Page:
Appleton, Wis. (WFRV) – Medina’s Dave Grossman never really planned on being sent to the War in Vietnam.

“I didn’t really want to go to Vietnam so I thought, ‘Well Dave, enlist in the Navy, the closest you’ll get is five miles offshore,'” Grossman said.

It didn’t turn out exactly Grossman had hoped for when he enlisted in the Navy in 1966.

“I kind of wanted to see the world, which I did get to see on the ship. I mean, we got more than halfway around the world,” he said.

Grossman spent two years as an Engineman aboard the USS John R. Perry, a destroyer escort ship, to start off his career with the Navy.

And he did see the world; Sailing to places like Japan, Singapore, the Philippines.

It wasn’t until 1969 that the orders came; Grossman would head to Vietnam, sailing along the Cambodian border aboard Patrol Boat Riverines, also known as PBRs.

But Grossman says he was one of the lucky guys.

“According to (my Bronze Star certificate), I made 279 patrols and I was only under fire maybe four times,” Grossman recalled. “Unlike the Army or Marines, it could have been every day for them, so you know, I always felt I had it pretty good according to what some other people went through,” he said.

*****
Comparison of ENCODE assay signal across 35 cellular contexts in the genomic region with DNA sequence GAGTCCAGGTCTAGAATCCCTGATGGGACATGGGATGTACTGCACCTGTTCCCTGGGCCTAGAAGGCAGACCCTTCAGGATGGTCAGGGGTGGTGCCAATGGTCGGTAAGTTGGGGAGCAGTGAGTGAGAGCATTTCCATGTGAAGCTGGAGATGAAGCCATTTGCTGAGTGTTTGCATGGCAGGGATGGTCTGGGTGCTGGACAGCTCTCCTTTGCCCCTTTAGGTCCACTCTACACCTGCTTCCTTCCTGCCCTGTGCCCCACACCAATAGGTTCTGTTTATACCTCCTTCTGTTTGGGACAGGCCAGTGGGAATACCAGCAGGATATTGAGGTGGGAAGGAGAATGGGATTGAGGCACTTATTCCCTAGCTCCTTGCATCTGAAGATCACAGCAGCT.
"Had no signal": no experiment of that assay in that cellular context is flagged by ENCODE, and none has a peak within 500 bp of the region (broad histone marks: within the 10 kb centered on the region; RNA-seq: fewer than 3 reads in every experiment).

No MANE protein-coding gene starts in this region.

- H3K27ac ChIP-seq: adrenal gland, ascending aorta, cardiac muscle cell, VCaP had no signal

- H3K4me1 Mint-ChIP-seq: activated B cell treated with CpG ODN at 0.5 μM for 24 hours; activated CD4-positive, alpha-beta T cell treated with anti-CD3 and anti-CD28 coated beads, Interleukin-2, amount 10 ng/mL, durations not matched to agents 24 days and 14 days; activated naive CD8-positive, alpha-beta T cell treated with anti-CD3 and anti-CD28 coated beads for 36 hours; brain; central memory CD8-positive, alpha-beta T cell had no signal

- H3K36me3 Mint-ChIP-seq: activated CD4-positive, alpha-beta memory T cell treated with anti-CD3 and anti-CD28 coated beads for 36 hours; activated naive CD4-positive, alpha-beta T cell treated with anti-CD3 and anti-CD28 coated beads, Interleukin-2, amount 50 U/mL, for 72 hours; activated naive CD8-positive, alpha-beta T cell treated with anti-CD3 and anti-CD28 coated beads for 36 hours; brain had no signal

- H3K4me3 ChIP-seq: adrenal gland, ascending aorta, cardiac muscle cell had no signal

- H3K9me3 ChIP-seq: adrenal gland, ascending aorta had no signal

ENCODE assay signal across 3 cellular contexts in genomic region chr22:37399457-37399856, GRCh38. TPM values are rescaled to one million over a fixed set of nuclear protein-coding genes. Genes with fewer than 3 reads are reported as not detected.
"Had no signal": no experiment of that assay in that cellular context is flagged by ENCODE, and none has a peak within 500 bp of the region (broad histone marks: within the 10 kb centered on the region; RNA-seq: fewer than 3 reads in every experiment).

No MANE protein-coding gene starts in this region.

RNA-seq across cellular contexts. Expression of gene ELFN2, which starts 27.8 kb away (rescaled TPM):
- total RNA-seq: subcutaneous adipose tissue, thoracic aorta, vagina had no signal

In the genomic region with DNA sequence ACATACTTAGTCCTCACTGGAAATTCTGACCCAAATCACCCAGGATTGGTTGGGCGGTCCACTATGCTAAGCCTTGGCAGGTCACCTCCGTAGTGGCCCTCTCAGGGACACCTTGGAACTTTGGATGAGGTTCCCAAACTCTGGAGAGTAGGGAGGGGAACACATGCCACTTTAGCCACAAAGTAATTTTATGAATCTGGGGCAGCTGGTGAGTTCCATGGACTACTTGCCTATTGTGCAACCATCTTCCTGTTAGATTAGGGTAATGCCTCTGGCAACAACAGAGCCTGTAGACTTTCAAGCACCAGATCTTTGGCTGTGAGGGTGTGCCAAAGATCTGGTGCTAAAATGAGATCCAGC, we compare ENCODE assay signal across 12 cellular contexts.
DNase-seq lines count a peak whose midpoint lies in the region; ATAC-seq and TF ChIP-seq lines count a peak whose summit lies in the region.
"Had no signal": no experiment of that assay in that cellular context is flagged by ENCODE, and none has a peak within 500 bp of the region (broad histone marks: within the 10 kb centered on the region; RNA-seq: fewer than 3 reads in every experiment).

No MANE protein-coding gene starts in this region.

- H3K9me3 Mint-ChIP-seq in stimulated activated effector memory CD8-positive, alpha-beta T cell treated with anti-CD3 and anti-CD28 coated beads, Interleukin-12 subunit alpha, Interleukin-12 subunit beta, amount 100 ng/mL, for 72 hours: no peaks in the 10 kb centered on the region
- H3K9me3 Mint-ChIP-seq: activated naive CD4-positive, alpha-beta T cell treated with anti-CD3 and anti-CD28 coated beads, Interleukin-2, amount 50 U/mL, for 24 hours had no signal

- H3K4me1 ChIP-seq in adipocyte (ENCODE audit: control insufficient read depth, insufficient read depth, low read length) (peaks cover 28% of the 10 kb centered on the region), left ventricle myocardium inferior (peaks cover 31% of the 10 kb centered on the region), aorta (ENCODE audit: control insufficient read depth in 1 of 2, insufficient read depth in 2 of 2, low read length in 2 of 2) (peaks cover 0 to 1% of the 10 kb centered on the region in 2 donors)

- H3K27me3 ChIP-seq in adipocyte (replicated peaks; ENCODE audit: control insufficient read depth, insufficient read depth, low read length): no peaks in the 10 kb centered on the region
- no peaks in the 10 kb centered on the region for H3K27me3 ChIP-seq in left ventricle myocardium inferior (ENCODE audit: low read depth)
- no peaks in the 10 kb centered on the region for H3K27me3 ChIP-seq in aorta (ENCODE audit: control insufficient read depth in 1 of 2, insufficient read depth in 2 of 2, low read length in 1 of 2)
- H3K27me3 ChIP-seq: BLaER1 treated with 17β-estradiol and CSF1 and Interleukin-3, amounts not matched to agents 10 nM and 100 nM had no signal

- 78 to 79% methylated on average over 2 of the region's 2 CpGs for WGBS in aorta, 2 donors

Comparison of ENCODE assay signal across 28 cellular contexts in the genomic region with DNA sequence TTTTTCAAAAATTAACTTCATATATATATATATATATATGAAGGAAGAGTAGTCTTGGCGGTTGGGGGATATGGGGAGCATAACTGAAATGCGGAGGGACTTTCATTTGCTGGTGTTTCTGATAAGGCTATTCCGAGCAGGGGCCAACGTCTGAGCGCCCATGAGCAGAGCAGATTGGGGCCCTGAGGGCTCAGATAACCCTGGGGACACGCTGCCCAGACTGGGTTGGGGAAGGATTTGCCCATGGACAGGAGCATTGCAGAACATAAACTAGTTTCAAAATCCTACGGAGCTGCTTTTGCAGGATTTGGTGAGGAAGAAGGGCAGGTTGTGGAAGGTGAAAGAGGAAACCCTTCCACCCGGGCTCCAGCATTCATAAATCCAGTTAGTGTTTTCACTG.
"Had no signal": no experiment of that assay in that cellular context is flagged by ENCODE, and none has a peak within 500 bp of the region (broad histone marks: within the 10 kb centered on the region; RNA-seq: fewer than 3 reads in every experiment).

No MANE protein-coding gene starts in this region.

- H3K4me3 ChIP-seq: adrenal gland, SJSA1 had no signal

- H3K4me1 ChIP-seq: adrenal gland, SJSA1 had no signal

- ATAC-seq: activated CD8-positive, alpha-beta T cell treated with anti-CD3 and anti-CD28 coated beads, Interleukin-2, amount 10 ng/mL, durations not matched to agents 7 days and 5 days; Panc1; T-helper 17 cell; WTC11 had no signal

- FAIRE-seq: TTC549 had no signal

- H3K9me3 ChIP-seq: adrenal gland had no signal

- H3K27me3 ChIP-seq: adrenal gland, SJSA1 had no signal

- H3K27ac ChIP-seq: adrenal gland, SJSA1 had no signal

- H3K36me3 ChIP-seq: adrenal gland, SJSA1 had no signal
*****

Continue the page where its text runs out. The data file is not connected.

Grossman did have some close calls; He earned a Bronze Star while protecting a PBR from enemy fire.

But when he thinks of what he went through compared to others, one name often comes into mind– His best friend Tom Armitage.

“Tom, kind of knew that for whatever reason, that he wasn’t coming home again and that’s what happened to him,” said Grossman.

He often reads from a letter that Armitage sent to Grossman’s parents before he passed.

“(This part of the letter says,) ‘P.S. Thanks again for the letters and packages, see you soon,’ And he was killed February 12 of 1969,” Grossman said, as he read part of the letter.

There is a memorial in Grossman’s home town of Medina that honors Tom.

It’s part of why Grossman joined the Vietnam Veterans of America, to help others remember the sacrifices that veterans like Tom made, to protect the country.

“It’s just a feeling that it’s something you should do, you know the military is a different breed,” Grossman said. “Once you do something with your fellow veterans you feel good about it. I’d do it all over again in a minute, in a heartbeat I’d do it all over.”

Tom Armitage was a member of the U.S. Marine Corps from Medina, Wisconsin. Armitage was killed in Quan Tri, Vietnam on February 12, 1969.